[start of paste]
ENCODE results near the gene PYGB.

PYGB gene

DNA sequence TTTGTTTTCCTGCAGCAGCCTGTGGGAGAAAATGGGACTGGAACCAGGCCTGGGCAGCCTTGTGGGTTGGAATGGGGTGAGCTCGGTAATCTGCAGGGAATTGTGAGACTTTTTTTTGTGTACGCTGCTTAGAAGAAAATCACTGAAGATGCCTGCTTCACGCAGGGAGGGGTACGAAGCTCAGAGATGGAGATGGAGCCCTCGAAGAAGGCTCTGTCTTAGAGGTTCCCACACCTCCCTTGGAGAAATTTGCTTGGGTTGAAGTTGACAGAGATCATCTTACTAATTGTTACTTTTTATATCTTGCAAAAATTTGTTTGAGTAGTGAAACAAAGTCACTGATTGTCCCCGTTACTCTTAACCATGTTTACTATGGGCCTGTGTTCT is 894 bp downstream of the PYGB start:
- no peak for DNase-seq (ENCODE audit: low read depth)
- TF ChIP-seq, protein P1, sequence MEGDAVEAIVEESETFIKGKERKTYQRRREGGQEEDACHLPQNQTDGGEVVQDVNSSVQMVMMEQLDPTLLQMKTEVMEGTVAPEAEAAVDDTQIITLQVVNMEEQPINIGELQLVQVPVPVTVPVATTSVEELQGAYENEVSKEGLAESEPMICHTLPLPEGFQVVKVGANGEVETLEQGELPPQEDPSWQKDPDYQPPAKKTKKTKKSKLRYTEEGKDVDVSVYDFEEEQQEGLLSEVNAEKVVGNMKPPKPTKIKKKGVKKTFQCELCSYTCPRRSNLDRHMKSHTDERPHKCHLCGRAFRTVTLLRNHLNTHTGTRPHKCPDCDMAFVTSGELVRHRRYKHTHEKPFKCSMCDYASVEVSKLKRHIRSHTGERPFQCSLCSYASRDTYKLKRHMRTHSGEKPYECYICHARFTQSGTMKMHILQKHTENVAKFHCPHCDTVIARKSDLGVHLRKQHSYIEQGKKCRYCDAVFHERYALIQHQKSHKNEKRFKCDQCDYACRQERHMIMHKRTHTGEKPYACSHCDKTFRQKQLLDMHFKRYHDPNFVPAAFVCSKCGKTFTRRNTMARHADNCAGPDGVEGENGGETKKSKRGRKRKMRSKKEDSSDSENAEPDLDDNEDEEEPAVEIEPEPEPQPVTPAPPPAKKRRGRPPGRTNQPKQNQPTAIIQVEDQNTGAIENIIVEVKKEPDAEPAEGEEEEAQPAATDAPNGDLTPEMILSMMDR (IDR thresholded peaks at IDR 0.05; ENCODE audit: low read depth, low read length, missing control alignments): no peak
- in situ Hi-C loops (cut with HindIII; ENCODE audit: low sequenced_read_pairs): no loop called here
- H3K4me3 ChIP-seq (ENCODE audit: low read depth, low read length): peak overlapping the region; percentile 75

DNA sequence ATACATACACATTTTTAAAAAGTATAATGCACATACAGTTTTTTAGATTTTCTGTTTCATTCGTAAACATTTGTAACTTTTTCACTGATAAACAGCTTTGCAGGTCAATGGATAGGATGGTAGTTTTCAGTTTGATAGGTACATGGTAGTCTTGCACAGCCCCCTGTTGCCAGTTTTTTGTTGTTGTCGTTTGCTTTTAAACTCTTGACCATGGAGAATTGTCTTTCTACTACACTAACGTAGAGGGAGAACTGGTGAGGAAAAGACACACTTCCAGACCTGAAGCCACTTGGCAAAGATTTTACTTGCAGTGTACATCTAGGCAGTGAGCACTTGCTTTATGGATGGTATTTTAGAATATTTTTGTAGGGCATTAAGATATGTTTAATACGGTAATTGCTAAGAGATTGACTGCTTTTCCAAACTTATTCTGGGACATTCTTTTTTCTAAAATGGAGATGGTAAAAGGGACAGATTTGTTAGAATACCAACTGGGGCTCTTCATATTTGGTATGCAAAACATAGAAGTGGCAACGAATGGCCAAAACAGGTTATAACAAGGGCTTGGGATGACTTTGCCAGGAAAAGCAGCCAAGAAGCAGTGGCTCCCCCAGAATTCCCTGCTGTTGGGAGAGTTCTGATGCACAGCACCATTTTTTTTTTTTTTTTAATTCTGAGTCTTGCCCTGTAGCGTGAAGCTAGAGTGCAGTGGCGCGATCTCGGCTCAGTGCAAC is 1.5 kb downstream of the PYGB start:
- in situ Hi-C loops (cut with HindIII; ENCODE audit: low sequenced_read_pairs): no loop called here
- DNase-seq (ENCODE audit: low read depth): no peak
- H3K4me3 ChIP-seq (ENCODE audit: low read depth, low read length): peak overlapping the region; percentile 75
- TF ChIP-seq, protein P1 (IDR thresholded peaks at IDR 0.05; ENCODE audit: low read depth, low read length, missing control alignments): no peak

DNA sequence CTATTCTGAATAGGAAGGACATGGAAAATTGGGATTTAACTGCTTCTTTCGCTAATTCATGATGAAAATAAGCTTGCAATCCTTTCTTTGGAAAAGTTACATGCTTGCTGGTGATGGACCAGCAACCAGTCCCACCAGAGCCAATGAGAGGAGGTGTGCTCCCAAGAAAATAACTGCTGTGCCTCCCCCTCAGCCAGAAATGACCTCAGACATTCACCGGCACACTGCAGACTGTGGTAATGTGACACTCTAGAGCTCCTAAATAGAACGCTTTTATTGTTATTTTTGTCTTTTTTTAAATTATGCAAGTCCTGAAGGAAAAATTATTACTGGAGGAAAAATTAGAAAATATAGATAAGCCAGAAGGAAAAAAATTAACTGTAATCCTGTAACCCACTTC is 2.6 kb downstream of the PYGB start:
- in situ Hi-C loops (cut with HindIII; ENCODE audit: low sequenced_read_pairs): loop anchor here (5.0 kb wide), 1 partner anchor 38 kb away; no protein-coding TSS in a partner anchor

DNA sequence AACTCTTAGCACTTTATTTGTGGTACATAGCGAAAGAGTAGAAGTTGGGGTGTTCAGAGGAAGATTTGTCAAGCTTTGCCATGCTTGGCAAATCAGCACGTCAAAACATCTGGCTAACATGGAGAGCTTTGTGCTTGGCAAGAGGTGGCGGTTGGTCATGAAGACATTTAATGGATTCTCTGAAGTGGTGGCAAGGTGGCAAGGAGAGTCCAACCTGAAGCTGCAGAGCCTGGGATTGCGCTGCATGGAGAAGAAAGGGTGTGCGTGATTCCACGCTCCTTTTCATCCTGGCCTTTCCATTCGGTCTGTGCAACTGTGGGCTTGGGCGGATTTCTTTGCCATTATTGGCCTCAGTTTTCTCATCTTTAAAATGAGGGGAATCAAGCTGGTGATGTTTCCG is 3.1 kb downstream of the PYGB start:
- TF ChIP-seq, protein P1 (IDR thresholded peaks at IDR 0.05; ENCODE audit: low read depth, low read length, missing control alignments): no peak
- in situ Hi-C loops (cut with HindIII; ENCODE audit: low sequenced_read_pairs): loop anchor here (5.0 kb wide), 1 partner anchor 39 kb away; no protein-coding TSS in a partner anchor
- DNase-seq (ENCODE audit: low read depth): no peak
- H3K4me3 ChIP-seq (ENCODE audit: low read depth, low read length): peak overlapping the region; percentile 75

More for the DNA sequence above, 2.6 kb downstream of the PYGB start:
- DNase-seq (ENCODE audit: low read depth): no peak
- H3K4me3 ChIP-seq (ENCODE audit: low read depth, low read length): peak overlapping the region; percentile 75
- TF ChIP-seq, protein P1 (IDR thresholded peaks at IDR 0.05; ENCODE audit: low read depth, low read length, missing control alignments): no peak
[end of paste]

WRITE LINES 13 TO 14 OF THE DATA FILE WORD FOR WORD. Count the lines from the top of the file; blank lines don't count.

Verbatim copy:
DNA sequence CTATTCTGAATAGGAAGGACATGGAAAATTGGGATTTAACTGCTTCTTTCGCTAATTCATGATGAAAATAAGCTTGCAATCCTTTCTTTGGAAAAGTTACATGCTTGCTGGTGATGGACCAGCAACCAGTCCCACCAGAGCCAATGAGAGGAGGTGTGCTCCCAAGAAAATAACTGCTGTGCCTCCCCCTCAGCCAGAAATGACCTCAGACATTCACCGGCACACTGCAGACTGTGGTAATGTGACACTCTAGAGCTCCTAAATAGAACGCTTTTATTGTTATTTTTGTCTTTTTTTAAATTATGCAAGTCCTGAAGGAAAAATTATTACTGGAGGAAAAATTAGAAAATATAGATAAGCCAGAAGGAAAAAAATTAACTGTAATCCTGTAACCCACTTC is 2.6 kb downstream of the PYGB start:
- in situ Hi-C loops (cut with HindIII; ENCODE audit: low sequenced_read_pairs): loop anchor here (5.0 kb wide), 1 partner anchor 38 kb away; no protein-coding TSS in a partner anchor